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Gillespie County, Texas facts for kids

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Gillespie County
The Gillespie County Courthouse in Fredericksburg
The Gillespie County Courthouse in Fredericksburg
Map of Texas highlighting Gillespie County
Location within the U.S. state of Texas
Map of the United States highlighting Texas
Texas's location within the U.S.
Country  United States
State  Texas
Founded 1848
Named for Robert Addison Gillespie
Seat Fredericksburg
Largest city Fredericksburg
 • Total 1,062 sq mi (2,750 km2)
 • Land 1,058 sq mi (2,740 km2)
 • Water 3.5 sq mi (9 km2)  0.3%
 • Total 26,725
 • Density 25.165/sq mi (9.716/km2)
Time zone UTC−6 (Central)
 • Summer (DST) UTC−5 (CDT)
Congressional district 21st

Gillespie County is a county located on the Edwards Plateau in the U.S. state of Texas. As of the 2020 census, its population was 26,725. The county seat is Fredericksburg. It is located in the heart of the rural Texas Hill Country in Central Texas. Gillespie is named for Robert Addison Gillespie, a soldier in the Mexican–American War.

On December 15, 1847, a petition was submitted to create Gillespie County. In 1848, the legislature formed Gillespie County from Bexar and Travis Counties. While the signers were overwhelmingly German immigrants, names also on the petition were Castillo, Pena, Munos, and a handful of non-German Anglo names.

Gillespie County comprises the Fredericksburg, TX Micropolitan Statistical Area.


Early native inhabitants were the Tonkawa, Comanche, Kiowa, and Lipan Apache peoples. In 1842, the Adelsverein organized in Germany to promote emigration to Texas. The Fisher-Miller Land Grant set aside three million acres (12,000 km²) to settle 600 families and single men of German, Dutch, Swiss, Danish, Swedish, and Norwegian ancestry in Texas. Henry Francis Fisher sold his interest in the land grant to the Adelsverein in 1844. Prince Carl of Solms-Braunfels secured the title to 1,265 acres (5.12 km2) of the Veramendi grant the next year, including the Comal Springs and River, for the Adelsverein. Thousands of German immigrants were stranded at port of disembarkation, Indianola, on Matagorda Bay. With no food or shelters, living in holes dug into the ground, an estimated 50% die from disease or starvation. The living began to walk to their destinations hundreds of miles away. About 200 German colonists, who walked from Indianola, founded the town of New Braunfels at the crossing of the San Antonio-Nacodoches Road on the Guadalupe River. John O. Meusebach arrived in Galveston. The first wagon train of 120 settlers arrived from New Braunfels. Surveyor Hermann Wilke laid out the town. Meusebach named it Fredericksburg, in honor of Prince Frederick of Prussia.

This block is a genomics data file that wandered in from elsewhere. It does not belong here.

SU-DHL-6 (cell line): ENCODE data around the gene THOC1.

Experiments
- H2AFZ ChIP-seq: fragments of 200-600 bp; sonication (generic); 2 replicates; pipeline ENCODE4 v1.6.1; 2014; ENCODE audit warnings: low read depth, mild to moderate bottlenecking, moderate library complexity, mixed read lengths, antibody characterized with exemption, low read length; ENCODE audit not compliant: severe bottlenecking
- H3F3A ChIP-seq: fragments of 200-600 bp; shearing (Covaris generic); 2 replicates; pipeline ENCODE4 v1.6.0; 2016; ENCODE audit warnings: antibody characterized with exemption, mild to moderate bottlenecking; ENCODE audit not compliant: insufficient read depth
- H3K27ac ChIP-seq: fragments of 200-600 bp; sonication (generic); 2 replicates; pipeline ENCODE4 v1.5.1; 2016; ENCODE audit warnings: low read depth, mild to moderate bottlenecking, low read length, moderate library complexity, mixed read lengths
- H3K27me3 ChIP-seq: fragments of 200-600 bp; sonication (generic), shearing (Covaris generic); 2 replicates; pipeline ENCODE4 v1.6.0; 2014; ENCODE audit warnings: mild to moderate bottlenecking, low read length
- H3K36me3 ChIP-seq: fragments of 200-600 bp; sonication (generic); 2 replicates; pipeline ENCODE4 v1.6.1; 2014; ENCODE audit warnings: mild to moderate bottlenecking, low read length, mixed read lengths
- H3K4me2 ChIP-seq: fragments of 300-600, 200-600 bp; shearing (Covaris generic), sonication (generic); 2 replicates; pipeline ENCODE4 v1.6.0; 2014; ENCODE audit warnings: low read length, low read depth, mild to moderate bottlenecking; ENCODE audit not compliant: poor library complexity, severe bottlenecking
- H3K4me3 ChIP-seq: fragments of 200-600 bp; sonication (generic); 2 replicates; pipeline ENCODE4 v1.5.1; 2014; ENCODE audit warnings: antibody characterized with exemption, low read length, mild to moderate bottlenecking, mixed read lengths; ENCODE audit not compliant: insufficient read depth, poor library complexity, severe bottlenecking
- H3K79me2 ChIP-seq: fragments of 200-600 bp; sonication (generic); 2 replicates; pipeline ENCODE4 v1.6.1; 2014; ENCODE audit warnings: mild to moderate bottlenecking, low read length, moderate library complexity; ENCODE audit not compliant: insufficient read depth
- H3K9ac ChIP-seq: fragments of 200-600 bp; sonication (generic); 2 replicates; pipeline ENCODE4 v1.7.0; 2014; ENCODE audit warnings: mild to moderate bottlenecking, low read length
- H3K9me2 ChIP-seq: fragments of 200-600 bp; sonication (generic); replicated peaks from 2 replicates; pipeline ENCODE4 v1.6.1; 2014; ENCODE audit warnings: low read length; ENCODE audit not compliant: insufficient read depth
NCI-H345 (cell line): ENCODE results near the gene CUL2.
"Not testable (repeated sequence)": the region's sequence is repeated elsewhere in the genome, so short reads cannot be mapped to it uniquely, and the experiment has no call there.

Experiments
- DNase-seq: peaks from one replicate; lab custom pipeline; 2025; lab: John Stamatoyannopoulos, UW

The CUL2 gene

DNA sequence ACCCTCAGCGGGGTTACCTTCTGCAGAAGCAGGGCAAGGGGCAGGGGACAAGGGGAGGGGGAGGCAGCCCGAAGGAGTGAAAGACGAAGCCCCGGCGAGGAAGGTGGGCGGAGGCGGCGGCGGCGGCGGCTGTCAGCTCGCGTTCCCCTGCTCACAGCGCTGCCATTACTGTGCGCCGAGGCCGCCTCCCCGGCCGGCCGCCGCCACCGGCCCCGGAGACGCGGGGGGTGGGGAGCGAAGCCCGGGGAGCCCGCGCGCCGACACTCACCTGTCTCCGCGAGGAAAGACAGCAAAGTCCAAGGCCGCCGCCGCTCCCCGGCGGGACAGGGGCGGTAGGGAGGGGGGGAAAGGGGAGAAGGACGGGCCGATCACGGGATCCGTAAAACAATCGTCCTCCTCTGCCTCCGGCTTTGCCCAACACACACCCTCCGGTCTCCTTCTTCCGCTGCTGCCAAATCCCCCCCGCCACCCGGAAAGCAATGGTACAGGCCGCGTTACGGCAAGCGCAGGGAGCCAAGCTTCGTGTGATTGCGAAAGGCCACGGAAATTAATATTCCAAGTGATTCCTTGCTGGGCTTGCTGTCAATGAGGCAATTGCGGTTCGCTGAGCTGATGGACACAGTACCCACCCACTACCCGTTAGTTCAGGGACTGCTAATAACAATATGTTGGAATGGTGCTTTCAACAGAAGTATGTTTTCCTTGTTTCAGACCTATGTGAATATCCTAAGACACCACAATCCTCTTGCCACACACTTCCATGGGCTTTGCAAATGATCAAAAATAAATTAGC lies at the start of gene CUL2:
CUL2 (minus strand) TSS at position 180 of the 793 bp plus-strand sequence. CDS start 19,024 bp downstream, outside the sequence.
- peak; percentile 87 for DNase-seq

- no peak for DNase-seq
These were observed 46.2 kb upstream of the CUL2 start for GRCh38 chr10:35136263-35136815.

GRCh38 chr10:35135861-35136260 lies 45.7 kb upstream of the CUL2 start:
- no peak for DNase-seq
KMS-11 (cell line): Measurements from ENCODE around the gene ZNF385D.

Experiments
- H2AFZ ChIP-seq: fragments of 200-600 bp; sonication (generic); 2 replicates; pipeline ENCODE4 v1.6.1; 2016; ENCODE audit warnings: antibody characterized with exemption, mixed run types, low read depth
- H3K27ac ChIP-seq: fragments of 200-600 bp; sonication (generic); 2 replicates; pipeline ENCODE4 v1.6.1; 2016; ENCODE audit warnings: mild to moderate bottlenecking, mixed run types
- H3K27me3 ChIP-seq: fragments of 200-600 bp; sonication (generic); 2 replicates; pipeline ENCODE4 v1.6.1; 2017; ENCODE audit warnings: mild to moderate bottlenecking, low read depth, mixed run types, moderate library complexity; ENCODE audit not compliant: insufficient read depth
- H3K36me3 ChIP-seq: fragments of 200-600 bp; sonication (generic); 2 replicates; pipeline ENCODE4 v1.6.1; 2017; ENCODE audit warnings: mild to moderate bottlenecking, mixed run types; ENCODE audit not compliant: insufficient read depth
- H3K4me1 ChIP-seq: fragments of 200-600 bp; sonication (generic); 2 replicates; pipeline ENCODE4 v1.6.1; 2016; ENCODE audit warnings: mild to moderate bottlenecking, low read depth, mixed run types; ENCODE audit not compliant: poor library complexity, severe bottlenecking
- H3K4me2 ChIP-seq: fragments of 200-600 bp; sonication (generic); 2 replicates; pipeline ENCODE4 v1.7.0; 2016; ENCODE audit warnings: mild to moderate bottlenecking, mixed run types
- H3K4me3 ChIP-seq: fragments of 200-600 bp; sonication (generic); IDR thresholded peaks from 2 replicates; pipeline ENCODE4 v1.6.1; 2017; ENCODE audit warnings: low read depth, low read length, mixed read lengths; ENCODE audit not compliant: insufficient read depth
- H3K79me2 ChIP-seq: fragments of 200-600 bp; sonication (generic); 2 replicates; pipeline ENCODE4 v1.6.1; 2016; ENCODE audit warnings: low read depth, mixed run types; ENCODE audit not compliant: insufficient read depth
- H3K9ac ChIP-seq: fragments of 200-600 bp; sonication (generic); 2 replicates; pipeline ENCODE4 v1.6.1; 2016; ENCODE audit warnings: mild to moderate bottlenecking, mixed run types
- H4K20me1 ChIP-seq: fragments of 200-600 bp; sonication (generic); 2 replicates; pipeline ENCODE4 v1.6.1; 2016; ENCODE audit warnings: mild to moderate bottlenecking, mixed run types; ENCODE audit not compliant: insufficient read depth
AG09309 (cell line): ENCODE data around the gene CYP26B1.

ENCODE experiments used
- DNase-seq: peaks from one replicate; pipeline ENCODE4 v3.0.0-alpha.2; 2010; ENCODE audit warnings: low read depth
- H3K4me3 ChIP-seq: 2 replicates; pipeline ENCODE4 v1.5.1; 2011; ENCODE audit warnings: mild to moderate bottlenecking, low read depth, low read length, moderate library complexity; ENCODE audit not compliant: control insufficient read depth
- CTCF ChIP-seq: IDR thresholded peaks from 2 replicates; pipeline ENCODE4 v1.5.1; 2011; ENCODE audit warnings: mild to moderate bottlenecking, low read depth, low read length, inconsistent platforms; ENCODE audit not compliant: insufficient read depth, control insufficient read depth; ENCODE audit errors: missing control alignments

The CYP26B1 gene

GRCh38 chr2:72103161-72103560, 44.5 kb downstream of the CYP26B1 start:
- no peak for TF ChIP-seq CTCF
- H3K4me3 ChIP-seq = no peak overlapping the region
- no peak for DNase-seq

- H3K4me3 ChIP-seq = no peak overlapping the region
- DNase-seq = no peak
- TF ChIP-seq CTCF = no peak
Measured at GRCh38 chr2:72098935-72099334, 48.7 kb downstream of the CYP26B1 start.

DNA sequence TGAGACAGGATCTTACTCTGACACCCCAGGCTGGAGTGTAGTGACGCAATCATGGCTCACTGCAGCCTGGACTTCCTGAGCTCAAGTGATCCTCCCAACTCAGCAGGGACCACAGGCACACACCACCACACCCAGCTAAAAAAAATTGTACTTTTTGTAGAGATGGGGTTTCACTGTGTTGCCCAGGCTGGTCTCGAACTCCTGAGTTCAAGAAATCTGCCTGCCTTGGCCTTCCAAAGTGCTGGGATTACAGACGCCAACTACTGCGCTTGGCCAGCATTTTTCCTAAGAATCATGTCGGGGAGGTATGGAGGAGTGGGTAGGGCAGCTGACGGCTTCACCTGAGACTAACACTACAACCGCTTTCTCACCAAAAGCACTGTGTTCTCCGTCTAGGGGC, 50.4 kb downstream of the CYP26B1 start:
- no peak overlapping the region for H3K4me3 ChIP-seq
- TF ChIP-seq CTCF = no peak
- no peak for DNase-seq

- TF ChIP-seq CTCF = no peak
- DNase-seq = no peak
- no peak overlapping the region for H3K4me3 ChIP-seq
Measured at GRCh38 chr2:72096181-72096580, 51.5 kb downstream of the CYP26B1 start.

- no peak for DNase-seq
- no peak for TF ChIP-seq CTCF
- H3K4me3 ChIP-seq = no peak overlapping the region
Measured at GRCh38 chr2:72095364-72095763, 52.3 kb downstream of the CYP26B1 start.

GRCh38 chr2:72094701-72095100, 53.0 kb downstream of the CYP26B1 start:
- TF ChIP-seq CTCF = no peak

In 1847, the Meusebach–Comanche Treaty was made. About 150 settlers petitioned the Texas Legislature to establish a new county, suggested names "Pierdenales" or "Germania". The Vereins Kirche became the first public building in Fredericksburg. It served as a nondenominational church, school, town hall, and fort. Locals referred to it as “the Coffee Mill Church” for its shape. Wilhelm Victor Keidel was the county's first doctor. Mormon leader Lyman Wight founded the community of Zodiac.

The Legislature formed Gillespie County from Bexar and Travis Counties in 1848. They named it after Tennessee transplant Capt. Robert Addison Gillespie, a hero of the 1846 Battle of Monterrey in the Mexican-American War. Fredericksburg became the county seat.

Fort Martin Scott was established in 1848 at Barons Creek, a Pedernales tributary. An angry mob of soldiers burned down the store-courthouse in 1850, destroying all county records. The melee apparently started when County Clerk John M. Hunter, who also owned the store, refused to sell whiskey to a soldier. Words were exchanged, and Hunter stabbed the soldier; about 50 soldiers stormed and burned the store, destroying all contents. Soldiers prevented townspeople from saving the county records.

John O. Meusebach was elected to the Texas Senate in 1851 to represent Bexar, Comal, and Medina Counties, and in 1854, received a special appointment as commissioner from Governor Elisha M. Pease to issue land certificates to those immigrants of 1845 and 1846 who had been promised them by the Adelsverein. The Texas State Convention of Germans met in San Antonio and adopted a political, social, and religious platform, including: Equal pay for equal work, direct election of the President of the United States, abolition of capital punishment, “Slavery is an evil, the abolition of which is a requirement of democratic principles..”, free schools – including universities – supported by the state, without religious influence, and total separation of church and state.

In 1852, Bremen seaman Charles Henry Nimitz, grandfather of Fleet Admiral Chester Nimitz, built the Nimitz Hotel in Frederickburg. In 1870, he added a steamboat-shaped façade.

Surveyor Jacob Kuechler was commissioned as a captain by Sam Houston to enroll state militia troops in Gillespie County. Texas seceded from the Union in 1861, and joined the Confederate States of America, and Houston was dismissed from office in March by the Confederacy. Gillespie County voted 400 -17 against secession from the Union. Unionists from Kerr, Gillespie, and Kendall Counties participated in the formation of the Union League, a secret organization to support President Abraham Lincoln’s policies. Kuechler signed up only German Unionists in his frontier company, and was dismissed by Governor Francis R. Lubbock.